For podcast fans, S Town is like … Gone With The Wind, a mighty, problematic classic that uses – and perhaps distorts – southern culture for its own artistic gains.
The fact remains, however, that it’s one of the most compelling whodunits in non-fiction audio and basically pioneered the format of laying a breadcrumb trail for listeners to follow, one clue at a time.
Plus, all the scenes of people just … hanging out? It’s strange and wonderful in the age of COVID.
7. Deep Cover
At the height of the 1980s drug wars, an FBI agent goes undercover posing as a motorcycle gang member and follows weed, money, and corruption all the way to the top of the cartel – and an infamous central American dictator. It reads like a b-movie plot … but it’s not. It actually happened, and journalist Jake Halpern talks to both the good guys and the bad guys – and in the end, you won’t be sure who you’re rooting for.
8. The Other Latif
The Other Latif runs on a simple premise: can a person ever truly be who they say they are?
This gripping investigative journey follows reporter Latif Nasser as he tries to discover the true identity of Gitmo detainee Abdul Latif Nasser – the titular “other” Latif. In many ways, the two men share a lot – faith and a bookish, nerdy background. In other ways, they couldn’t be more different. Reporter Latif spent two years trying to figure out who his doppelganger really is … a deadly Al Qaeda explosives expert? Or a lost soul in the wrong place at the wrong time?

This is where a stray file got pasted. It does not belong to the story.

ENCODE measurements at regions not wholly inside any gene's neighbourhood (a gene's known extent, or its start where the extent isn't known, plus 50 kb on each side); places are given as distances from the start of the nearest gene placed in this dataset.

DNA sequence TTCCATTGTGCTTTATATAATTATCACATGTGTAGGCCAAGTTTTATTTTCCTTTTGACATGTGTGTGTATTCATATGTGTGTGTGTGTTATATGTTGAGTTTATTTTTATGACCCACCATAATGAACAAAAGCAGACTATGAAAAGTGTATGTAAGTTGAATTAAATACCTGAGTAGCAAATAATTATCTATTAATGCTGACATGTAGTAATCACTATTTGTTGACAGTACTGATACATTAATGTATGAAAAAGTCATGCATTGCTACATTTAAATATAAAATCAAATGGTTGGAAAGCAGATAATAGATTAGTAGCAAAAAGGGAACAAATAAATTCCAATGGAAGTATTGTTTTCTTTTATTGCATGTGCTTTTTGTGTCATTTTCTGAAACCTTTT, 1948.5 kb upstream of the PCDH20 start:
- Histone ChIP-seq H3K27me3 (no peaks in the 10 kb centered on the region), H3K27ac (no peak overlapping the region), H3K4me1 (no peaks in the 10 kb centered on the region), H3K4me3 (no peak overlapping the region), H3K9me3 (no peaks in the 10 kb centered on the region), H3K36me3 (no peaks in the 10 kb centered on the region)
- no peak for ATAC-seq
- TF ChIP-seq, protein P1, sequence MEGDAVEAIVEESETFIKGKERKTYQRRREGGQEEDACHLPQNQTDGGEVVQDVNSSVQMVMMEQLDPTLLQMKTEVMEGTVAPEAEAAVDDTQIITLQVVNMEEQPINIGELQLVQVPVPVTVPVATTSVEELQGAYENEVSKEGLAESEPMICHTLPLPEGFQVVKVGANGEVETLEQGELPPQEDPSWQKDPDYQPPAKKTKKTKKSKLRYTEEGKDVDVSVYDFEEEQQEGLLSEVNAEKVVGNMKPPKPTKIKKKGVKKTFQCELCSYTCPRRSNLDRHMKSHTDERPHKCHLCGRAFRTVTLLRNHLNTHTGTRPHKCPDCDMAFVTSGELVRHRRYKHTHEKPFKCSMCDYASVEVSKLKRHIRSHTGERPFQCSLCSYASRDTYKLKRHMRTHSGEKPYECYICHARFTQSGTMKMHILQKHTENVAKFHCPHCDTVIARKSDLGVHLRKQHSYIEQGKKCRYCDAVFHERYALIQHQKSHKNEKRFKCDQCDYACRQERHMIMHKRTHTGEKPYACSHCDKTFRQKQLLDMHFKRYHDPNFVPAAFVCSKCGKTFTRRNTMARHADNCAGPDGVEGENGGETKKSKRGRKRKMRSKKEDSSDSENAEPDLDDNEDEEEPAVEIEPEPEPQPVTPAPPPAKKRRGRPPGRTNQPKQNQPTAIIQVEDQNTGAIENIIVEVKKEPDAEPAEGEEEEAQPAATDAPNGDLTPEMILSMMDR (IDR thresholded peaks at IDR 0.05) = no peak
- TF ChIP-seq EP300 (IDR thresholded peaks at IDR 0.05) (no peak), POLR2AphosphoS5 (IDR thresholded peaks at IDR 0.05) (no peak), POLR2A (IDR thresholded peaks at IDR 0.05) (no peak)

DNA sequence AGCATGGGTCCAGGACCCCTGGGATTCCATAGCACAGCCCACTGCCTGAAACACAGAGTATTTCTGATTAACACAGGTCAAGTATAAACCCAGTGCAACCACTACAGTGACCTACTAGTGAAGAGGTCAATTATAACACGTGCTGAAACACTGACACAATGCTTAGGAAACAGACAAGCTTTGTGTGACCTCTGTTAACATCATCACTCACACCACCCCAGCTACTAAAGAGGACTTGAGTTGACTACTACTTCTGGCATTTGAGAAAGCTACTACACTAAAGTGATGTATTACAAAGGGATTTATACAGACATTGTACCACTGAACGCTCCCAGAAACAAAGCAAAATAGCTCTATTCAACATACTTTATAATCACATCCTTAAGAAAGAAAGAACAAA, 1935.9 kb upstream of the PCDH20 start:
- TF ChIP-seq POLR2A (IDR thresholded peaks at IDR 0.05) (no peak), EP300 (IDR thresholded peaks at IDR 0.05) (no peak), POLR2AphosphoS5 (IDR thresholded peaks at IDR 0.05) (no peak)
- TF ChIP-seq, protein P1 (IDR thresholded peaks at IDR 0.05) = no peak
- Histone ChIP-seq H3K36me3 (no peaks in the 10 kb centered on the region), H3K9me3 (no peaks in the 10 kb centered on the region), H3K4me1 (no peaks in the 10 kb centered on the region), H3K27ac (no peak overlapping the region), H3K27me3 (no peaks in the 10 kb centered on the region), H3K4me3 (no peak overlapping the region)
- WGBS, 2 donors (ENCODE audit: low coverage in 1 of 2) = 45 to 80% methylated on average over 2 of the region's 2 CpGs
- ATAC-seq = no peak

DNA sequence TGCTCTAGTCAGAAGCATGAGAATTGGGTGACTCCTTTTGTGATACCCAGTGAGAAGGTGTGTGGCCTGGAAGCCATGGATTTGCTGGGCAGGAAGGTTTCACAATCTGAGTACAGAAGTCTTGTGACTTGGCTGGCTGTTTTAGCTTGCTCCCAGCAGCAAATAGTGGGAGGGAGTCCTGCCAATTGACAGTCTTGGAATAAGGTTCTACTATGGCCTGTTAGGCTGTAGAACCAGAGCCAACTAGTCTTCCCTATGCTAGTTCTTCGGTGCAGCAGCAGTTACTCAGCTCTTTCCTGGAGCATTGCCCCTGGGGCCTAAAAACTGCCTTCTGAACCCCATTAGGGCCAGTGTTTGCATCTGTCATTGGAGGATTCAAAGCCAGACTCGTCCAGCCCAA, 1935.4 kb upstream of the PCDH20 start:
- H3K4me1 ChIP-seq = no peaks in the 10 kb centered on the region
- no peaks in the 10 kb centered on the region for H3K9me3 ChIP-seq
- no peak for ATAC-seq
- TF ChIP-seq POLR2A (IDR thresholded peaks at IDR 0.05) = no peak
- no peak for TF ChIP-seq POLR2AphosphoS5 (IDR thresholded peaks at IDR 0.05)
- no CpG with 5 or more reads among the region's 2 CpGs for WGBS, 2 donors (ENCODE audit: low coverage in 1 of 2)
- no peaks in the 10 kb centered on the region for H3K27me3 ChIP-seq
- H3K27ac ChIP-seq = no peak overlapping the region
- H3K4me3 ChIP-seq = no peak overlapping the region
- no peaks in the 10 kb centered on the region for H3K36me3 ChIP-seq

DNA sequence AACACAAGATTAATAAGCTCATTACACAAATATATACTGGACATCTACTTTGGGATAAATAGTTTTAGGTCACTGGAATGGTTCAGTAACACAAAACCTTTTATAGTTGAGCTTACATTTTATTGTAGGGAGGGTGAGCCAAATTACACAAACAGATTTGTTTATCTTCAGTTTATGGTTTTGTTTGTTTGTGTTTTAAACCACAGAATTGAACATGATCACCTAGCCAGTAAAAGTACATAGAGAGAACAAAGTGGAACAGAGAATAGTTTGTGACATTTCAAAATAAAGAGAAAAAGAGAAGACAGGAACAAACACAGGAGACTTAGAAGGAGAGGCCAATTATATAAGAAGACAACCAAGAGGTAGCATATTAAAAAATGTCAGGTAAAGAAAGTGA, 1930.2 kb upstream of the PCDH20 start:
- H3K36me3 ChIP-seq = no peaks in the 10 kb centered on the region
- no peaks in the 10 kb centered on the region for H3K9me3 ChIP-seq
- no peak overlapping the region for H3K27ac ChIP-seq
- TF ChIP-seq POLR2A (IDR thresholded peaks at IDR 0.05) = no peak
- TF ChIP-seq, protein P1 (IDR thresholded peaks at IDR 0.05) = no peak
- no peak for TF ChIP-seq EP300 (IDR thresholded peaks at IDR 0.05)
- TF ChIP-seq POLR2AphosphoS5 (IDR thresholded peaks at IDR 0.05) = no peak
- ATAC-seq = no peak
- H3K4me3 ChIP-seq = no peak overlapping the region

9. I Spy
While technically not a series with a single investigative arc, I Spy is – without question – the best spy podcast so far. Produced by Foreign Policy magazine, it features real spies and special operators telling their stories first person and uncensored.
Follow a CIA pilot who crashes deep in enemy territory and relies on the mercy of Congolese tribesmen to escape certain death. Or a rare book dealer who takes down a Russian spy ring in New Jersey. Or the heart-stopping overland escape of a CIA analyst from Libya in the wake of the deadly Benghazi attacks.